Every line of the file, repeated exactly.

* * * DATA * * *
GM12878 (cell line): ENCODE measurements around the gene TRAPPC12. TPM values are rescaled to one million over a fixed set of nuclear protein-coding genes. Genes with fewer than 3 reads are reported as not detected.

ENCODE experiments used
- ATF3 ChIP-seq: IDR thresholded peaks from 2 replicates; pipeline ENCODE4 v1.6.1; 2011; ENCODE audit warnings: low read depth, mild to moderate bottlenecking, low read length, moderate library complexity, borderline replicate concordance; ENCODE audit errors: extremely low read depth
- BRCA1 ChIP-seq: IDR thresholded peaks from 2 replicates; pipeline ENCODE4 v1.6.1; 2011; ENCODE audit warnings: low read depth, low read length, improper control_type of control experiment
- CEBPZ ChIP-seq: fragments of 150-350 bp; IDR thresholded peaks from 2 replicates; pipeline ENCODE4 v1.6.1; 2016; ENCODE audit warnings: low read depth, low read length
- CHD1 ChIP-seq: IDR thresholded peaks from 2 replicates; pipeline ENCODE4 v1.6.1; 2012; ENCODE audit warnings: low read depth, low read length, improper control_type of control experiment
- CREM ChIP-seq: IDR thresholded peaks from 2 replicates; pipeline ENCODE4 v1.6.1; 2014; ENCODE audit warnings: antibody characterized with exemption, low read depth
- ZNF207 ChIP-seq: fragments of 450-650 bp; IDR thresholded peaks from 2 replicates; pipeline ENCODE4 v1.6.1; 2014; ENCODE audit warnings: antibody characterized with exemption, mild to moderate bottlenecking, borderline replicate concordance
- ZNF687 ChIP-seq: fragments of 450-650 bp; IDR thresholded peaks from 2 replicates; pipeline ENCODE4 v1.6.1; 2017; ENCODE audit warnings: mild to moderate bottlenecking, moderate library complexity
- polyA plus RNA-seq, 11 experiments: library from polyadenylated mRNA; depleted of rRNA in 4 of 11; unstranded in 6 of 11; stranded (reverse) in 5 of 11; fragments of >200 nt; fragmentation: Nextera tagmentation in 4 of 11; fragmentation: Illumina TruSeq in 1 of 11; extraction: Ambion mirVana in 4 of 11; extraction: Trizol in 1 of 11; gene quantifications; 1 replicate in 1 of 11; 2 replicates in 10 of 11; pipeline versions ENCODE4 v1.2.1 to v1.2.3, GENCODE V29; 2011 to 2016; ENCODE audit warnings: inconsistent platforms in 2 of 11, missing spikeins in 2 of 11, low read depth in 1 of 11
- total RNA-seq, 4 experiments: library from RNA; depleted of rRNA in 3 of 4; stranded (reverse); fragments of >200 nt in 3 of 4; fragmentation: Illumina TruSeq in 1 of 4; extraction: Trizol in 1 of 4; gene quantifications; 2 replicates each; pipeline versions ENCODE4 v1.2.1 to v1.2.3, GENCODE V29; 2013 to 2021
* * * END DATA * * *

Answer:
GM12878 (cell line): ENCODE measurements around the gene TRAPPC12. TPM values are rescaled to one million over a fixed set of nuclear protein-coding genes. Genes with fewer than 3 reads are reported as not detected.

ENCODE experiments used
- ATF3 ChIP-seq: IDR thresholded peaks from 2 replicates; pipeline ENCODE4 v1.6.1; 2011; ENCODE audit warnings: low read depth, mild to moderate bottlenecking, low read length, moderate library complexity, borderline replicate concordance; ENCODE audit errors: extremely low read depth
- BRCA1 ChIP-seq: IDR thresholded peaks from 2 replicates; pipeline ENCODE4 v1.6.1; 2011; ENCODE audit warnings: low read depth, low read length, improper control_type of control experiment
- CEBPZ ChIP-seq: fragments of 150-350 bp; IDR thresholded peaks from 2 replicates; pipeline ENCODE4 v1.6.1; 2016; ENCODE audit warnings: low read depth, low read length
- CHD1 ChIP-seq: IDR thresholded peaks from 2 replicates; pipeline ENCODE4 v1.6.1; 2012; ENCODE audit warnings: low read depth, low read length, improper control_type of control experiment
- CREM ChIP-seq: IDR thresholded peaks from 2 replicates; pipeline ENCODE4 v1.6.1; 2014; ENCODE audit warnings: antibody characterized with exemption, low read depth
- ZNF207 ChIP-seq: fragments of 450-650 bp; IDR thresholded peaks from 2 replicates; pipeline ENCODE4 v1.6.1; 2014; ENCODE audit warnings: antibody characterized with exemption, mild to moderate bottlenecking, borderline replicate concordance
- ZNF687 ChIP-seq: fragments of 450-650 bp; IDR thresholded peaks from 2 replicates; pipeline ENCODE4 v1.6.1; 2017; ENCODE audit warnings: mild to moderate bottlenecking, moderate library complexity
- polyA plus RNA-seq, 11 experiments: library from polyadenylated mRNA; depleted of rRNA in 4 of 11; unstranded in 6 of 11; stranded (reverse) in 5 of 11; fragments of >200 nt; fragmentation: Nextera tagmentation in 4 of 11; fragmentation: Illumina TruSeq in 1 of 11; extraction: Ambion mirVana in 4 of 11; extraction: Trizol in 1 of 11; gene quantifications; 1 replicate in 1 of 11; 2 replicates in 10 of 11; pipeline versions ENCODE4 v1.2.1 to v1.2.3, GENCODE V29; 2011 to 2016; ENCODE audit warnings: inconsistent platforms in 2 of 11, missing spikeins in 2 of 11, low read depth in 1 of 11
- total RNA-seq, 4 experiments: library from RNA; depleted of rRNA in 3 of 4; stranded (reverse); fragments of >200 nt in 3 of 4; fragmentation: Illumina TruSeq in 1 of 4; extraction: Trizol in 1 of 4; gene quantifications; 2 replicates each; pipeline versions ENCODE4 v1.2.1 to v1.2.3, GENCODE V29; 2013 to 2021